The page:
Journal of the International Neuropsychological Society



Neuropsychological profiles of patients with obsessive-compulsive disorder: early onset versus late onset


SEON HEE  HWANG  a1 a2 , JUN SOO  KWON  a1 a3 a4 c1 , YONG-WOOK  SHIN  a1 a2 , KYUNG JIN  LEE  a4 , YOUNG YOUN  KIM  a1 a4 and MYUNG-SUN  KIM  a2
a1 Clinical Research Center, Seoul National University Hospital, Seoul, South Korea
a2 Department of Psychology, Sungshin Women's University, Seoul, Korea
a3 Department of Psychiatry, Seoul National University College of Medicine, Seoul, Korea
a4 BK21 Life Sciences & Neuroscience Institute, SNU-MRC, Seoul, Korea

Article author query
hwang sh   [PubMed][Google Scholar] 
kwon js   [PubMed][Google Scholar] 
shin y   [PubMed][Google Scholar] 
lee kj   [PubMed][Google Scholar] 
kim yy   [PubMed][Google Scholar] 
kim m   [PubMed][Google Scholar]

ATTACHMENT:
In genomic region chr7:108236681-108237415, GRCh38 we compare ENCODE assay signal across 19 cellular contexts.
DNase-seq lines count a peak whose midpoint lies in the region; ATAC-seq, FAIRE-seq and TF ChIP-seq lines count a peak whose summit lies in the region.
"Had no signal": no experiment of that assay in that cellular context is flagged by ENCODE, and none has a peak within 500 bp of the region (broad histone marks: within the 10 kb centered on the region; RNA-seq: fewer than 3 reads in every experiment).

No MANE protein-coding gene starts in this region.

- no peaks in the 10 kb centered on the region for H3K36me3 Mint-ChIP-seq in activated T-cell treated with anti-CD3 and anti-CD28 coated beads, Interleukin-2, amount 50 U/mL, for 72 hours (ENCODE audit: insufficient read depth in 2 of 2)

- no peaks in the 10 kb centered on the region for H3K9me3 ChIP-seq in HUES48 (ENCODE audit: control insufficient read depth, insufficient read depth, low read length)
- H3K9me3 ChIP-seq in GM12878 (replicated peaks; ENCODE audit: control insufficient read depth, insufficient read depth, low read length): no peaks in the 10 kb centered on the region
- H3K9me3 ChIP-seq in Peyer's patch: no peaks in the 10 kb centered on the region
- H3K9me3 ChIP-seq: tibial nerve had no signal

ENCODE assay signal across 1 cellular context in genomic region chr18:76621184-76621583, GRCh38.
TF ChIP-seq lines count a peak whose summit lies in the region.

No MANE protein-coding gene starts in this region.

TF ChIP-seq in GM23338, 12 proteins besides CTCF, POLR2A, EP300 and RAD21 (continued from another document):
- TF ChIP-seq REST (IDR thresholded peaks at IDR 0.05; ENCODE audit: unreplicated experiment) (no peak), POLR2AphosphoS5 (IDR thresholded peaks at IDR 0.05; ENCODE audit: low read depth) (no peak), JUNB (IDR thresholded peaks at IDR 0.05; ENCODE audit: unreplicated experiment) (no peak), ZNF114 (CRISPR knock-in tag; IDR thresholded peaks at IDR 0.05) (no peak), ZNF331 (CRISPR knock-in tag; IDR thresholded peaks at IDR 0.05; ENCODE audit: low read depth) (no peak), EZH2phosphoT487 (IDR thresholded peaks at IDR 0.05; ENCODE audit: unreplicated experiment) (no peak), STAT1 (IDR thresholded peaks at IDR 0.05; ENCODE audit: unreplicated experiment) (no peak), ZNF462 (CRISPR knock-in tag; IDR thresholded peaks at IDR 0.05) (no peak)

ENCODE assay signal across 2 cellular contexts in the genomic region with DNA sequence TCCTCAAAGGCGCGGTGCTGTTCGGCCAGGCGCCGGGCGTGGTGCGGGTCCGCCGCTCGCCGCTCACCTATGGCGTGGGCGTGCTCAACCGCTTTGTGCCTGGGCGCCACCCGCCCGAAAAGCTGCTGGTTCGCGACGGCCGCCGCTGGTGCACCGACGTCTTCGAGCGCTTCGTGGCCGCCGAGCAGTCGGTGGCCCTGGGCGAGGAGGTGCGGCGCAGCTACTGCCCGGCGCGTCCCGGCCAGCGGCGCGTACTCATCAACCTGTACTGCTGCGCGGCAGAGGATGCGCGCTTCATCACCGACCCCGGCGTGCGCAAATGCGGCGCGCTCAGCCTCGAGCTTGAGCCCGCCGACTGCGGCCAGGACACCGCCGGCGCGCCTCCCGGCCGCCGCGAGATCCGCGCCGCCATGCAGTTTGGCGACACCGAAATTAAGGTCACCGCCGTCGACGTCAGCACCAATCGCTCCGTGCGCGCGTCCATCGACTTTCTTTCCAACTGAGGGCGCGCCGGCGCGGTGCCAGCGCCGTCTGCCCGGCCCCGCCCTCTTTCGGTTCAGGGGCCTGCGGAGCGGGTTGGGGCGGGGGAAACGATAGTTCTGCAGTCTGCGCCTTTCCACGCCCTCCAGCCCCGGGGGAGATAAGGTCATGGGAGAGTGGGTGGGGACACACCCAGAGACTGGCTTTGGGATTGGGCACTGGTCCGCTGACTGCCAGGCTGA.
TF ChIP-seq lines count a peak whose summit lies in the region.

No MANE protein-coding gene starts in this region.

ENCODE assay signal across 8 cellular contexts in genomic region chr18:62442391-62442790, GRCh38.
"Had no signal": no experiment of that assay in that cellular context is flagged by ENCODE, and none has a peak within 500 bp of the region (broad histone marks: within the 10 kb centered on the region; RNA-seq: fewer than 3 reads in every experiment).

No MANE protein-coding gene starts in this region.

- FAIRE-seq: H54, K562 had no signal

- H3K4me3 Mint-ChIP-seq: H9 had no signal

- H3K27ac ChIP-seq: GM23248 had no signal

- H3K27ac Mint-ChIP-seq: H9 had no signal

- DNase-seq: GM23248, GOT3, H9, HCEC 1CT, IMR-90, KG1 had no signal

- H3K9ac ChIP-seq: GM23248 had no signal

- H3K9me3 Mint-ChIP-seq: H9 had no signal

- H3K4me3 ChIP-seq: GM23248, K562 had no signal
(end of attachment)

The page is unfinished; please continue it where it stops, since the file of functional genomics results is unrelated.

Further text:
Abstract

In this study, we assess the neuropsychological profiles of both early and late symptom-onset obsessive-compulsive disorder (OCD) patients. The early and late-onset OCD patients are compared to the control group with a series of neuropsychological measurements. The late-onset OCD patients exhibited impaired performance on the immediate and the delayed recall conditions of the Rey-Osterrieth Complex Figure Test (RCFT) and the letter and category fluency of the Controlled Oral Word Association Test (COWA), compared to the normal controls and the early-onset OCD patients. The controls and early-onset OCD patients did not differ on any of the neuropsychological measurements taken in this study. These results suggest that different neurophysiological mechanisms are in play in early and late-onset OCD patients, and age of onset can serve as a potential marker for the subtyping of OCD. (JINS, 2007, 13, 30–37.)

(Received January 11 2006)
(Revised August 15 2006)
(Accepted August 16 2006)


Key Words: Obsessive-compulsive disorder (OCD); Subtype; Age of onset; Neuropsychological functions; Early-onset OCD; Late-onset OCD.

Correspondence:
c1 Correspondence and reprint requests to: Dr. Jun Soo Kwon, Professor, Department of Psychiatry, Seoul National University College of Medicine, 28 Yongon-dong, Chongno-gu, Seoul, Korea 110-744. E-mail: kwonjs@plaza.snu.ac.kr